Monday, July 18, 2016

Soapstone Praire

Distance: 7 mile figure-eight loop
Elevation: 6,600 - 6,930 feet
Elevation Gain: 800 ft (cumulative)
Dogs: Not allowed at all
Bathroom at the Trailhead: Yes
Restrictions: Closed in the months of December, January, and February
Tags: #hiking, #coloradooutdoors, #paleoindians, #prairie, #fortcollins, #archeology



Mummy Range viewed from the green grasses of Soapstone Prairie Open Space
Soapstone Prairie is a city of Fort Collins Open Space that is nestled right along the border with Wyoming (25 miles north of the city). It is covered in rolling hills, unique rock formations, Pronghorn Antelope, and skies that are as broad as the history of North America.

Route taken
Parking Lot 
This area was set aside to protect the Lindenmeier archeological site, a 10,000 year old ice age indian campground originally excavated in the 1930s. This site is the most extensive Folsom tradition site yet found. A shaded kiosk exists overlooking the site and is only a short 0.3 mile trip from the parking lot.

Heading up the Towhee Trail
Looking down from the first ridge
So while the Mammoths, Sabertooth Tigers, and paleo-Bison have long since disappeared, the scenic beauty of this untouched prairie remains. It is not hard to imagine bands of hunters or small family units traversing the area unmolested by the jangle of cell phones. 10,000 years is but a micro-second geologically speaking and so the mountain views, grasses, and seasonal flowers are the same today as they were for our distant neighbors. The memories this place holds whisper softly in the breezes that make the grasses dance.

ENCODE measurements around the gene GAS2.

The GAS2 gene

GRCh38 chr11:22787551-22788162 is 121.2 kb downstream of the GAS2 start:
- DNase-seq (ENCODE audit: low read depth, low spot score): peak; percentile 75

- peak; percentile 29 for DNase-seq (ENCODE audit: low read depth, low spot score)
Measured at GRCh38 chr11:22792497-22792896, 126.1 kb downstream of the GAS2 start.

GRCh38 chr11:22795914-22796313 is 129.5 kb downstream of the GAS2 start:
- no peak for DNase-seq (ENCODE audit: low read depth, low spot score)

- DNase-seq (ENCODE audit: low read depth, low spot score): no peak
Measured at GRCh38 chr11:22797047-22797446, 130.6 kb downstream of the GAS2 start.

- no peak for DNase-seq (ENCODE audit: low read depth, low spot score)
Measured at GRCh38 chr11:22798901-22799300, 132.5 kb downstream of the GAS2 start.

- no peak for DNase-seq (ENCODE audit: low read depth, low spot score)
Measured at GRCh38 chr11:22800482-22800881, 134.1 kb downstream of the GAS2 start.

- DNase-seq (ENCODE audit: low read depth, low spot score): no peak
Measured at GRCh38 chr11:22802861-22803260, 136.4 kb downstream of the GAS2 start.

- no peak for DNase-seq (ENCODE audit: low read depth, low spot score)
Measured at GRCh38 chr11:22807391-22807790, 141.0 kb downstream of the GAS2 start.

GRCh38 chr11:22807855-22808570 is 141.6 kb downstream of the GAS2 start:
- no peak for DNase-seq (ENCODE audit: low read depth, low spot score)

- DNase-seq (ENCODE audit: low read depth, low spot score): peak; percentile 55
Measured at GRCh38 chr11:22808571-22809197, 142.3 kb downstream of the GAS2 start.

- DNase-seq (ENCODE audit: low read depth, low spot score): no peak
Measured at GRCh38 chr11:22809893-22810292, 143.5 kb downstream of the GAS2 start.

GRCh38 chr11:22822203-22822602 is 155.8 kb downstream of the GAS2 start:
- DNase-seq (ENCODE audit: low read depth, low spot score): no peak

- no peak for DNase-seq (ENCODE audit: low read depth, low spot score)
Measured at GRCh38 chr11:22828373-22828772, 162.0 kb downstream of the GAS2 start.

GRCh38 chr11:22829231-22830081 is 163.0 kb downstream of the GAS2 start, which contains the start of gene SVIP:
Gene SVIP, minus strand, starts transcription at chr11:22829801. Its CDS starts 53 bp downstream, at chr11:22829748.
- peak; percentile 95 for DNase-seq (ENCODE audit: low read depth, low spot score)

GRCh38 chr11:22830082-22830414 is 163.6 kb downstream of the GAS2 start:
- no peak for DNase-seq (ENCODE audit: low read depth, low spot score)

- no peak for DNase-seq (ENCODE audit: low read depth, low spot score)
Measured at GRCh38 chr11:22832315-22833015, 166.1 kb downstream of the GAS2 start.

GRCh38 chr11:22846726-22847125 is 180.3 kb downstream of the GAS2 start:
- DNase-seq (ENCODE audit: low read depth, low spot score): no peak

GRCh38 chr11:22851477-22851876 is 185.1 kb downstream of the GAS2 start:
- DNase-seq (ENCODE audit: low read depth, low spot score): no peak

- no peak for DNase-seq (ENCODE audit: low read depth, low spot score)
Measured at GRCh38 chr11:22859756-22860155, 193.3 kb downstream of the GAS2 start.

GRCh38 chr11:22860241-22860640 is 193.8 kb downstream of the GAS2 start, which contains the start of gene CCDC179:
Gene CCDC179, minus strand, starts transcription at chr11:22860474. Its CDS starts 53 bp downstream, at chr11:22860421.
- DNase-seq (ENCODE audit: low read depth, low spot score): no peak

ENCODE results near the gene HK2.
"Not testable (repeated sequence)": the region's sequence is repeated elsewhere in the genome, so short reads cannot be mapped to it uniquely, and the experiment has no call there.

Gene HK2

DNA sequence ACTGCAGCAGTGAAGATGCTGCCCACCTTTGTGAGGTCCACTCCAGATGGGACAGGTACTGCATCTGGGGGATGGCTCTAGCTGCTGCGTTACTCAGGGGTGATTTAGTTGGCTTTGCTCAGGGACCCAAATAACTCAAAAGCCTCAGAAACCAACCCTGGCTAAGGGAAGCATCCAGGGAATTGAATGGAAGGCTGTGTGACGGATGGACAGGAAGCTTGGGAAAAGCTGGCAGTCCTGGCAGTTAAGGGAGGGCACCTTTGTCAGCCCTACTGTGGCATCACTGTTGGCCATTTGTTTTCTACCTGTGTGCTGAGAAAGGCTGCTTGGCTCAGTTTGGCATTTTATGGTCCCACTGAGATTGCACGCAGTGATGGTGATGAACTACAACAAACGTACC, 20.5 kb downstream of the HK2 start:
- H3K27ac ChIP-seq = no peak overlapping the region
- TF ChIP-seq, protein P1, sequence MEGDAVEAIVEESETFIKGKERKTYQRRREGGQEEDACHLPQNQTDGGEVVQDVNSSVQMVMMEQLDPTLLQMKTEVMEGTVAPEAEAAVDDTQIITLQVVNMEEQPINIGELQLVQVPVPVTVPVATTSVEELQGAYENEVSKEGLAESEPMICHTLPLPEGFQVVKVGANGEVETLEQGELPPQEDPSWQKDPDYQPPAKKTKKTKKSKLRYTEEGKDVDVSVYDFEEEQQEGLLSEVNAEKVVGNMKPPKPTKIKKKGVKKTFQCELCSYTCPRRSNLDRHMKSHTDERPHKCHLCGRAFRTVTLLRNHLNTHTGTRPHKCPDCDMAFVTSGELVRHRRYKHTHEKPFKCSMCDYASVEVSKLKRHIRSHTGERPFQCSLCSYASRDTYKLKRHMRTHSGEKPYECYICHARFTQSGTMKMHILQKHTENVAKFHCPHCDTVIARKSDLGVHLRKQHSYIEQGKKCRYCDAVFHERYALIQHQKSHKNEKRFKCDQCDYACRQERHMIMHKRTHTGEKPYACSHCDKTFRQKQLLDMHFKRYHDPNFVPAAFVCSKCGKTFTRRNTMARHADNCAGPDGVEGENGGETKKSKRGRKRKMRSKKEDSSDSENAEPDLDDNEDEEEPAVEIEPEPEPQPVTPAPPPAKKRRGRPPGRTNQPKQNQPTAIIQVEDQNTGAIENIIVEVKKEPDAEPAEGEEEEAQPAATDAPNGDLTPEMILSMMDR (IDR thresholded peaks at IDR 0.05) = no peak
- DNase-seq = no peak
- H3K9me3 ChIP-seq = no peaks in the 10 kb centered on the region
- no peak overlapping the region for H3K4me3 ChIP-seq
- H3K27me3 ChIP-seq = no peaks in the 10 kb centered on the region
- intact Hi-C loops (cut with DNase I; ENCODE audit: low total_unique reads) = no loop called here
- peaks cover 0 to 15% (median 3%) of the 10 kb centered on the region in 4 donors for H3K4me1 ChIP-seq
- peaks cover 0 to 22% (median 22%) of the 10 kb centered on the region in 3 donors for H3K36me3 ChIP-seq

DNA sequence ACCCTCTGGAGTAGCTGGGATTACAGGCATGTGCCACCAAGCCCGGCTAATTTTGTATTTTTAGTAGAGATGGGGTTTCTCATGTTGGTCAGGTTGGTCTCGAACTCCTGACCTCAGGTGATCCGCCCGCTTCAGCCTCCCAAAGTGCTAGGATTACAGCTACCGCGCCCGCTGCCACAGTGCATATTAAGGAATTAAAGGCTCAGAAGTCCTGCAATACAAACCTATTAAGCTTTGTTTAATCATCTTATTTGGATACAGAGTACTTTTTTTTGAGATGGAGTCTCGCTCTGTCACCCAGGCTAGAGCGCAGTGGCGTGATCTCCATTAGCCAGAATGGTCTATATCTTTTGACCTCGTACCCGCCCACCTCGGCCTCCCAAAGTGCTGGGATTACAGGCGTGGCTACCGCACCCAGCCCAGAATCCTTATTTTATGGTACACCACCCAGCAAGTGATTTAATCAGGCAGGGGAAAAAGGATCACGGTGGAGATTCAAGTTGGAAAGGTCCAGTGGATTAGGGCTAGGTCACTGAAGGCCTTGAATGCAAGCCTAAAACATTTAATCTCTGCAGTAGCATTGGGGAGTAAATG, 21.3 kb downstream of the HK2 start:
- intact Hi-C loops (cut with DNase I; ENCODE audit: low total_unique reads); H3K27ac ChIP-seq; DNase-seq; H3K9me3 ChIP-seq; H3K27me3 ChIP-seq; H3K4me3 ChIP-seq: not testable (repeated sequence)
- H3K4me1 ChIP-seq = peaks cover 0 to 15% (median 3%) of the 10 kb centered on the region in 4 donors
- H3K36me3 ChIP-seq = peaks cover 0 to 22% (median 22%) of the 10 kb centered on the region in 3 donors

Snowy locoweed
A grassy field near the start of the Magnolia Loop
The route profiled here starts on the left side of the Towhee Loop, crosses the top of the loop to a short connector trail and then on to the Mahogany Loop, taken clockwise, then back across the connector to the right side of the Towhee Loop. At each trail junction is a large metal post. These posts all have a unique letter identifier on them, which are also listed on the trail map. I wish every trail was so marked!

Loop back on the ridge
Starting out on the Magnolia Loop
Parts of this route climb up grass-covered drainages while much of it stays on the high ridges with 360 degree views. There are exposed sections of soapstone, which gives the open space its name. Soapstone is a soft talc, basically baby power, that has been used for carving for hundreds of years.

Views to the south
On this trip we saw Pronghorn Antelope, Cottontail Rabbits, raptors, Prairie Dogs, as well as evidence of Badgers. In 2014, a group of highly-endangered Black-footed Ferrets was released here.

A soapstone rock formation
Erosion in action
To get to Soapstone from I-25, take exit 288 (Buckeye Road) west to County Road 15. Go north on CR 15 and turn north onto Rawhide Flats Road. Follow Rawhide Flats Rd to the entrance station. Soapstone Prairie is not accessible via I-25 exit 293 (CR 126/CR 5). Many of these later roads are gravel, rough and bumpy put totally passable by a passenger car.

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